Remember the lawyer who summed up the whole of the Law in only two statements: “Thou shalt love the Lord thy God with all thy heart, and with all thy soul, and with all thy strength, and with all thy mind; and thy neighbour as thyself” (See Luke 10:25-28). In the same way, the core values adequately convey the essence of the Bible’s teachings and help us to become the people that God wants us to be. By simplifying Biblical instruction and character training in this way, the process has become much less intimidating to us and we are more able to consistently help our children grow in their knowledge of the Word and in their faith.
With that being said, the twelve core values, in brief, are: faith, surrender, love, faithfulness, wisdom, self-control, righteousness, holiness, humility, diligence, generosity, and praise. Because the cornerstone of our faith is Jesus, let’s take a quick look at how our Savior exhibited these values in His character. We’ll also touch upon just a few of the many verses that show their importance to God when it comes to our personal spiritual growth.
The Person of Jesus
In talking about how Jesus embodied these values, of course there is a lot that could be said, so let’s just do a quick overview.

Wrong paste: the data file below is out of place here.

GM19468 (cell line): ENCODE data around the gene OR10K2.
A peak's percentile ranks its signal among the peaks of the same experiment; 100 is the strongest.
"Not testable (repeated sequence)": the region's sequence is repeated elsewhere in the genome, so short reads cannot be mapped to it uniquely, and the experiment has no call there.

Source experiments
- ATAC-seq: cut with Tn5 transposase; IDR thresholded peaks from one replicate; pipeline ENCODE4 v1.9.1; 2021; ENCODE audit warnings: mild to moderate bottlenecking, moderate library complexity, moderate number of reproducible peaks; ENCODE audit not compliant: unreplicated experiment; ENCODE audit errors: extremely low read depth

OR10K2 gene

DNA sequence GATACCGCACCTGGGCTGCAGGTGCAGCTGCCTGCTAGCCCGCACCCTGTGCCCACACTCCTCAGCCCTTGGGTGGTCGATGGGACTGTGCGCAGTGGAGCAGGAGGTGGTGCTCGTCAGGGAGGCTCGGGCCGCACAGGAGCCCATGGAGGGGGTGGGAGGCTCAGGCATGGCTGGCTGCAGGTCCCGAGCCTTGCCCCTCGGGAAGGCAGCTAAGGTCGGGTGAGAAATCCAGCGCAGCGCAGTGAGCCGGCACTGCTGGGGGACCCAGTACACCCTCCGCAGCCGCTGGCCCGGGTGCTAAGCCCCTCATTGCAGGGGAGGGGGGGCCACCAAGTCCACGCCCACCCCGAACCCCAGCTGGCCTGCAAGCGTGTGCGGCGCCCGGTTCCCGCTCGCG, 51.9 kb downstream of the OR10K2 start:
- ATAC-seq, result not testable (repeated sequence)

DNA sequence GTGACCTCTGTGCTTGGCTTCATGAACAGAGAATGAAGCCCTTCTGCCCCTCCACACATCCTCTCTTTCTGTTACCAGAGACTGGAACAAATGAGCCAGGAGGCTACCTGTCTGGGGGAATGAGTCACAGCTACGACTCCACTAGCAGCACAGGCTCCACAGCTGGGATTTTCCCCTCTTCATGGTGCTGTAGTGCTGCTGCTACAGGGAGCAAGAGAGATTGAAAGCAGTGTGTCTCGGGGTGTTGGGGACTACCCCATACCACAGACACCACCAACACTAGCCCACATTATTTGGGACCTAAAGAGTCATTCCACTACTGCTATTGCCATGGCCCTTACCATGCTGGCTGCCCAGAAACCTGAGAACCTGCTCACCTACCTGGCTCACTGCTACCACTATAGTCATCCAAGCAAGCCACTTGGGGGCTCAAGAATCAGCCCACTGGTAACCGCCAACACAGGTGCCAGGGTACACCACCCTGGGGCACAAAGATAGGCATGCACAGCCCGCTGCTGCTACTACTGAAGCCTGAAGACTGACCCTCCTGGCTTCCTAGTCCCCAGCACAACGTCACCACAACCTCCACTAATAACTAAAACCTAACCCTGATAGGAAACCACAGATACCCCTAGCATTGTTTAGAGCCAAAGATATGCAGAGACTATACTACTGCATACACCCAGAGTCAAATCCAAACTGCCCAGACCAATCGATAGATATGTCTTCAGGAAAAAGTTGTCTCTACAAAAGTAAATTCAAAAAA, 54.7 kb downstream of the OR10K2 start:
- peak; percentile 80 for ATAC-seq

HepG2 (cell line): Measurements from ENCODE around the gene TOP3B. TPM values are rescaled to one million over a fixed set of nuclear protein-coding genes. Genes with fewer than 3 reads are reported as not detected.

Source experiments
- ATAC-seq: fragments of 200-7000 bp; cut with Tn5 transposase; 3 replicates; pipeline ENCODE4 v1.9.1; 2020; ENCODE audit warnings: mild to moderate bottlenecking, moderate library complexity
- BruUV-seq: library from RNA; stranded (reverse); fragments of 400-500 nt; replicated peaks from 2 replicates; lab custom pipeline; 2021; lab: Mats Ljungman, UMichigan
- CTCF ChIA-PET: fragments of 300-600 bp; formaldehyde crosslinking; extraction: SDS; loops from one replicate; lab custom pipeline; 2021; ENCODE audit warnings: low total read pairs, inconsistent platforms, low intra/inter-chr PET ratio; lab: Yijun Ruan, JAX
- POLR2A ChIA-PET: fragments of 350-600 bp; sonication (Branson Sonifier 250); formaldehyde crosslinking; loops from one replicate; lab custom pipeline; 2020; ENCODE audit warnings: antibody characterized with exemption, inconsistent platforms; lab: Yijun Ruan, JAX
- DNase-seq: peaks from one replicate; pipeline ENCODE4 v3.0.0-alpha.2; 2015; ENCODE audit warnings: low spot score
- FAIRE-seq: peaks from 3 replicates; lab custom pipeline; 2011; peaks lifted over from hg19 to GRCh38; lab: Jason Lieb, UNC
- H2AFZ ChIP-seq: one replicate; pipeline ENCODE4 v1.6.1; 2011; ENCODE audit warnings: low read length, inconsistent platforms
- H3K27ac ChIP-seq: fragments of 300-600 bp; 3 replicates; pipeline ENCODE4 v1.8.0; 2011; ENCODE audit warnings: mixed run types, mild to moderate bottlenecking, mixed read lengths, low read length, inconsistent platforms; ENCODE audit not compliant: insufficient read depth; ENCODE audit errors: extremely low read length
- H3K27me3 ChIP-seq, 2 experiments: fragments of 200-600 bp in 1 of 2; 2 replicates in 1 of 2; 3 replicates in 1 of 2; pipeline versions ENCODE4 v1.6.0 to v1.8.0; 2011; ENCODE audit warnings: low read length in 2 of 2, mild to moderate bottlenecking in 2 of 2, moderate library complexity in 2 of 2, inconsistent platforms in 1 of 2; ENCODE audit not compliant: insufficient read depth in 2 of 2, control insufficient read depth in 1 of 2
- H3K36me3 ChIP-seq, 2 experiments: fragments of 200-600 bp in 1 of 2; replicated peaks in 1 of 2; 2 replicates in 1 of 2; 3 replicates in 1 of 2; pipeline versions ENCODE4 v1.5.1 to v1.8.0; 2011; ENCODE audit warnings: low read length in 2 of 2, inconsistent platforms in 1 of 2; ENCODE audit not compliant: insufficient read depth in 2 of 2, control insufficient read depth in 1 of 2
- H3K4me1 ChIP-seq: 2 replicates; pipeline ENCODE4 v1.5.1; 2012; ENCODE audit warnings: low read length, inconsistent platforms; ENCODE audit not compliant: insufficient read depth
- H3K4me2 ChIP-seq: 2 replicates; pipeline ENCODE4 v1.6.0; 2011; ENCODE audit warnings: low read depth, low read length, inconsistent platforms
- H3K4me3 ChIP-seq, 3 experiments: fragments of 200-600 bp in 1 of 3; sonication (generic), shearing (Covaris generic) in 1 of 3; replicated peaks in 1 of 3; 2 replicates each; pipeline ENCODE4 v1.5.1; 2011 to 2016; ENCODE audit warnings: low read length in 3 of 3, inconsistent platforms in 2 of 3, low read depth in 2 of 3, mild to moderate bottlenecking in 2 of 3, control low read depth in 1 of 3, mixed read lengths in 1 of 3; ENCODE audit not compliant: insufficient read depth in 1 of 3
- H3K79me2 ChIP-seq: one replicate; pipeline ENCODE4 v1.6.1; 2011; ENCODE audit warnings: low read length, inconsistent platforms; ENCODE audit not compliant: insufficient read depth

Let’s start with faith. Hebrews 11:1 tells us that faith is being sure of what we hope for and certain of what we do not see. Jesus certainly had confidence in who He was and in what God had sent Him to do. He spoke with his disciples of His death and resurrection. He knew that many would not receive Him, but that He would be glorified at the right had of God. His faith sustained Him through unimaginable trials. Not only that, His entire life was a walk of faith. He taught that we need only have faith the size of a mustard seed in order to see miraculous things happen, and He lived out that faith as He cast out demons, healed the sick, and brought physical restoration to those who were disabled.
The heart of surrender is giving up our own ideas and desires to follow the perfect will of God for our lives. Jesus did this as well. Very often he was tired after many hours of teaching and healing and would try to get away to a quiet place by himself. Instead, he would be followed by the crowds and, taking pity on them, he would continue to give of Himself to meet their needs. He continually laid down His own desires for His life to follow after the will of His Father–even unto His death on the cross.
Love was evident in Jesus’ life in His continued servant leadership. And of course, He Himself said, “greater love has no man than this, than that he laid down his life for his friends.” And of course He called His followers–and us–His friends, and gave the ultimate sacrifice of love for us all.